Canadian Shipbuilding and its government promises...

Here are a couple of articles regarding the Canadian Government and shipbuilding found recently in my Canadian Sailings edition. Kinda like a look back at the misteps of the past, mmmm, are they doing it again?


Plans for Coast Guard patrol boats thrown off schedule
By Alex Binkley, Aug 6, 2007

Plans to build 10 new patrol boats for the Canadian Coast Guard have been thrown off schedule by the Public Works Department over concerns about the fairness of the bidding process.

The Coast Guard will operate the boats for both marine security and fisheries inspections. When they are in security mode, such as on the Great Lakes and St. Lawrence River, they will carry armed Mounties.

Coast Guard spokesman Dan Bate said the goal was to have the boats ready for 2009. The Public Works move will likely amount to a nine-month delay, which means the boats won't start appearing until 2010 if all goes well.

What Public Works did in July was cancel a request for proposals process started on behalf of the Coast Guard last year. Four potential builders had expressed interest in the contract.

"Once evaluation of the four proposals that were received was underway, it became clear that the mandatory requirements needed to be more clearly defined in order to ensure fairness to all bidders," said Public Works spokesperson Lucie Brosseau.

A meeting with the builders is scheduled this month.

Mr. Bate said that when Public Works started to look at proposals from the builders, it became concerned that they were responding to some of the criteria. Basically, the Coast Guard called for boats built to a proven design. "Each component of the bid such as speed of the vessel and different capabilities had to be evaluated:' Mr. Bate said. "But it was unclear for some of them."

He added that the Coast Guard is confident that a viable solution to the bidding process will be found during the August meeting and that the bidding process can be restarted.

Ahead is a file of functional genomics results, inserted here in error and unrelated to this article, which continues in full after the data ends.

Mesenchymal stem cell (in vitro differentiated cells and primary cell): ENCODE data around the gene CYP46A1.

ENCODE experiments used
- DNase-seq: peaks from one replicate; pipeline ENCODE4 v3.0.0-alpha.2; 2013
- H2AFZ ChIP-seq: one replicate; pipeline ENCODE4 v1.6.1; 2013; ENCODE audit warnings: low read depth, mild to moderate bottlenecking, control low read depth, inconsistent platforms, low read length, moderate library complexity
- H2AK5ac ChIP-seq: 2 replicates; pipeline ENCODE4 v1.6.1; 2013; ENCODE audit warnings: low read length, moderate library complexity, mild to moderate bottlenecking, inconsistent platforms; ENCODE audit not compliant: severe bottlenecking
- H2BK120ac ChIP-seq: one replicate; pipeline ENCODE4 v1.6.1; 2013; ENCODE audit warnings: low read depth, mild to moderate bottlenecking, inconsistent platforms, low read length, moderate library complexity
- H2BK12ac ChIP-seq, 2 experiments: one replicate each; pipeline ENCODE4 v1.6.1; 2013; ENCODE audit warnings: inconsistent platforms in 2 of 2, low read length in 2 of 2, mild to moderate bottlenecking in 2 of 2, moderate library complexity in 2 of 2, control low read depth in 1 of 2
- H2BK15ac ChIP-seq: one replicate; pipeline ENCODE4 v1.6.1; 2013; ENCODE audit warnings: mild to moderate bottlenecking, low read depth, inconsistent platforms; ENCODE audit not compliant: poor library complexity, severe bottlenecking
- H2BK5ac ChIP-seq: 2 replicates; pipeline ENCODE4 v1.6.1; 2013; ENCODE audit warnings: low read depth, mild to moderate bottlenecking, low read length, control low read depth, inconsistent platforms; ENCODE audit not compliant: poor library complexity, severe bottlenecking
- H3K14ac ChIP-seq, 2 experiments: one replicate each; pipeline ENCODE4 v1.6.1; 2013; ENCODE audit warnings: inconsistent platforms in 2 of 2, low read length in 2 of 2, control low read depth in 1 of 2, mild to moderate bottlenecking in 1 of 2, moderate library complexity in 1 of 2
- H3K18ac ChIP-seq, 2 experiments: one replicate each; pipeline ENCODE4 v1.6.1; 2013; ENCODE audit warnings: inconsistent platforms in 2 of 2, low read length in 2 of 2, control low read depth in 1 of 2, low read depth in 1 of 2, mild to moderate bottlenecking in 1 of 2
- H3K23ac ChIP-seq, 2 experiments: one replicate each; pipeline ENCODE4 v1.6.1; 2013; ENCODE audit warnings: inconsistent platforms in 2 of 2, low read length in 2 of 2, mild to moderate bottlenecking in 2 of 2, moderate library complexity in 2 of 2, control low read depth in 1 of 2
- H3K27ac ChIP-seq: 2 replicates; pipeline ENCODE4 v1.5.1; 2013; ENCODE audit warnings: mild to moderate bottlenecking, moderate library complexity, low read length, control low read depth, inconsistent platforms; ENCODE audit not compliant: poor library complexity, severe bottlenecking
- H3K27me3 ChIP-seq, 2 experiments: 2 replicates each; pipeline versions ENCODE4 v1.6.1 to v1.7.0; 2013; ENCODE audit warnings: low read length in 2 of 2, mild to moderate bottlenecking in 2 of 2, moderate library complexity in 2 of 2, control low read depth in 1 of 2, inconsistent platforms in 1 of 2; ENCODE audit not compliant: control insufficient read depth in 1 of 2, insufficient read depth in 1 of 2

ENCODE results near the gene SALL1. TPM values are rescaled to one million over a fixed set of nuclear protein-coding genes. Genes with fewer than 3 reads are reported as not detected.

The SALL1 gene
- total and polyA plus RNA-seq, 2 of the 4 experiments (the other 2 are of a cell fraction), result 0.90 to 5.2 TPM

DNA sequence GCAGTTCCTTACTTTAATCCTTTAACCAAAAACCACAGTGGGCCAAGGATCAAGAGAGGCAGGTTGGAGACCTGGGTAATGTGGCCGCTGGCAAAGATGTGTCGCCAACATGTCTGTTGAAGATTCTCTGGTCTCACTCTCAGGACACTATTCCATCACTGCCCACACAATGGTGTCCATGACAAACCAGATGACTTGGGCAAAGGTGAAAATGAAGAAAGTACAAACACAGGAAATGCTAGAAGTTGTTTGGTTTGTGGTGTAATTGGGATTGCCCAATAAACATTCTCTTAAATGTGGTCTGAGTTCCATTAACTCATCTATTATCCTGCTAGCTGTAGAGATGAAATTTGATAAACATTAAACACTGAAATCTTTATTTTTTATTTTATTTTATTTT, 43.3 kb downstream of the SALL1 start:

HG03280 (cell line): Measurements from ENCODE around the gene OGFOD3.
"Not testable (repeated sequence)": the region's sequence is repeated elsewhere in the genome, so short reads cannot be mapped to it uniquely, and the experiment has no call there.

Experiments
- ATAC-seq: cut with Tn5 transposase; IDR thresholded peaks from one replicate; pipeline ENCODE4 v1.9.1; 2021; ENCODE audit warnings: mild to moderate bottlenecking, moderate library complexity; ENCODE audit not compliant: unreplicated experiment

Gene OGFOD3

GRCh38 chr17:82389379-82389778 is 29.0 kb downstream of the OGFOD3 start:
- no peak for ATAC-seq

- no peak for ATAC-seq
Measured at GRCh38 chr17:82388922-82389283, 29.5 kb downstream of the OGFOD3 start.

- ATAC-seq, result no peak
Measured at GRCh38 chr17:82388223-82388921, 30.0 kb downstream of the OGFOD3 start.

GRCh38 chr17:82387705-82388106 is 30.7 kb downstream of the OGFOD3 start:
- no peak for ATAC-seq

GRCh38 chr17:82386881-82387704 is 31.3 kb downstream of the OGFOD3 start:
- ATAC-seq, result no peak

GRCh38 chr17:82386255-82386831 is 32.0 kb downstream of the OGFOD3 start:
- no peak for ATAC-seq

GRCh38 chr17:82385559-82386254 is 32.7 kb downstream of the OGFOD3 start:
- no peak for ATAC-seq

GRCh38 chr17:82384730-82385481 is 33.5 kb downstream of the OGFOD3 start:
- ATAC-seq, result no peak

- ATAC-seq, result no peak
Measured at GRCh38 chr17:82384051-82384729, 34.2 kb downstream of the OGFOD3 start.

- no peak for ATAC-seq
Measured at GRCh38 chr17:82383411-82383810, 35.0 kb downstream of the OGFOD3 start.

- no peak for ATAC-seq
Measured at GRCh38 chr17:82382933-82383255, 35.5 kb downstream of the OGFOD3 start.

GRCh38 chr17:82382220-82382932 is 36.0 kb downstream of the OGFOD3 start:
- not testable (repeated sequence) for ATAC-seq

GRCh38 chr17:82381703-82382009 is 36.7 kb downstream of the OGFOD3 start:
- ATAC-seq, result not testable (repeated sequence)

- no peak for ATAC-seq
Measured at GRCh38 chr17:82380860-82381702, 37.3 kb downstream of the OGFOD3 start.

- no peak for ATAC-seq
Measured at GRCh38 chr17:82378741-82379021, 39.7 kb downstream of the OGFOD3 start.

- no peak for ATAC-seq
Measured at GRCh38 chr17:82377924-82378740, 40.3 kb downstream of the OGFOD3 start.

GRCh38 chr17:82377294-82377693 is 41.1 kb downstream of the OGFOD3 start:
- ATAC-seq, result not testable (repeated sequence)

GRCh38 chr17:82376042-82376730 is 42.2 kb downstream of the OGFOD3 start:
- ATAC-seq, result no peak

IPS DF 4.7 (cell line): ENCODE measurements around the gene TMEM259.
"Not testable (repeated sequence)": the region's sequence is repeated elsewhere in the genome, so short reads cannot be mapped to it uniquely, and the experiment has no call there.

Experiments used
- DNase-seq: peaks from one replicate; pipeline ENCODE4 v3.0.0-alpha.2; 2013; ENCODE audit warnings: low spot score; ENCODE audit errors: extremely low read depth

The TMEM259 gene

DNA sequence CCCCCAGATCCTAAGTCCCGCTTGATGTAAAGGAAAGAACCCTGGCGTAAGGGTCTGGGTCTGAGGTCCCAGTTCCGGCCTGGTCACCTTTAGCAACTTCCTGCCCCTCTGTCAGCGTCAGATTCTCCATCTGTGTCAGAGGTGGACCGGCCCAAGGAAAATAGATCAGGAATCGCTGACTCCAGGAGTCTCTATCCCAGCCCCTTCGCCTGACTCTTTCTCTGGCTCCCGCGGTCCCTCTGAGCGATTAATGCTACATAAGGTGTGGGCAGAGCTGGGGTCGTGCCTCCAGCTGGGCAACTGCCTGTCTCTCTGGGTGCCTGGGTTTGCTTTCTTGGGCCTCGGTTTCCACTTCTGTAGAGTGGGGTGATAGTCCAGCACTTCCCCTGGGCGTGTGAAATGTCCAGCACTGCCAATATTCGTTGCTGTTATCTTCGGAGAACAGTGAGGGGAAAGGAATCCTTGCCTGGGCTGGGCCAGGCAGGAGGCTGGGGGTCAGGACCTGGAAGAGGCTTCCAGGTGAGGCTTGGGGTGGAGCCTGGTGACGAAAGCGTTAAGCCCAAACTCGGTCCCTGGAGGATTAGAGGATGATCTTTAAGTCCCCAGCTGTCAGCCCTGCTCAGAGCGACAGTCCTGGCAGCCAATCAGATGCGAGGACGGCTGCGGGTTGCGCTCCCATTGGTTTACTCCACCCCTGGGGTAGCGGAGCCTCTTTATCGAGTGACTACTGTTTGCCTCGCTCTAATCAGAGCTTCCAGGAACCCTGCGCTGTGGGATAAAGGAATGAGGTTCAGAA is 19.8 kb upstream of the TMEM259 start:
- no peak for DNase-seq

There have been off-the-record complaints from the industry that the Coast Guard was trying to stuff too many features into the vessels, with the risk that they would either be too slow or have poor seaworthiness.

"There was a common problem with bidders demonstrating compliance with the government's mandatory requirements," Ms. Brosseau said. "This in turn would have resulted in all of the bids being declared non compliant. In other words, we had not clearly articulated our mandatory requirements in our RFP.

"These are specialized vessels with unique requirements and they are not simple off-the-shelf purchases, both in terms of technical specifications and in terms of value of the purchase.'


Icebreakers interest Washington


West Coast-based Washington Marine Group, with shipyards in North Vancouver and Victoria, is interested in bidding on a new class of light icebreakers announced by Prime Minister Stephen Harper.

"We are certainly going to look at this," Roland Webb, the group's president of shipyards, told Canadian Sailings. WMG was to attend an industry briefing in Ottawa on Aug. 2.

The prime minister has said up to eight Class 5 Arctic Offshore Patrol Vessels may be built, along with the construction of a support base. in Nunavut. Vessel cost is put at $3.1 billion, with a further $4.5 billion being spent on operations and maintenance over the 25year life of the ships.

Mr. Webb said the designation Class 5 has caused some confusion. "Under the old system, a Class 5 icebreaker would be capable of continuous progress in ice five feet thick:' he said. "The classification system has been turned upside down and nowadays a Class 1 would be an icebreaker capable of breaking any ice while a Class 5 can tackle only first-year ice (ice hardens as it ages and salt leaches out).'

Mr. Webb said 100-metre Class 5 ships of the type proposed could be built at either of the group's North Vancouver or Victoria yards.

"They want the first ship in 2013, but a lot of stuff has to happen to make sure this is a viable project:' he said.

Mr. Harper's promised Arctic fleet is a far cry from the Polar 8 icebreaker promised the West Coast shipbuilding industry in the 1980s. That vessel, had it been built, would have been a diesel electric rival to the nuclear-powered icebreakers of what was then the Soviet Union.

Announced by prime minister Brian Mulroney in 1985, the Polar 8 could have operated in the Arctic year round, breaking multi-year ice up to eight feet thick (hence the name).

The project was canceled in 1989 after the West Coast shipbuilding industry had been told that it couldn't expect a share of costly naval modernization and new construction programs because it was going to get the plum of building Canada's most powerful icebreaker.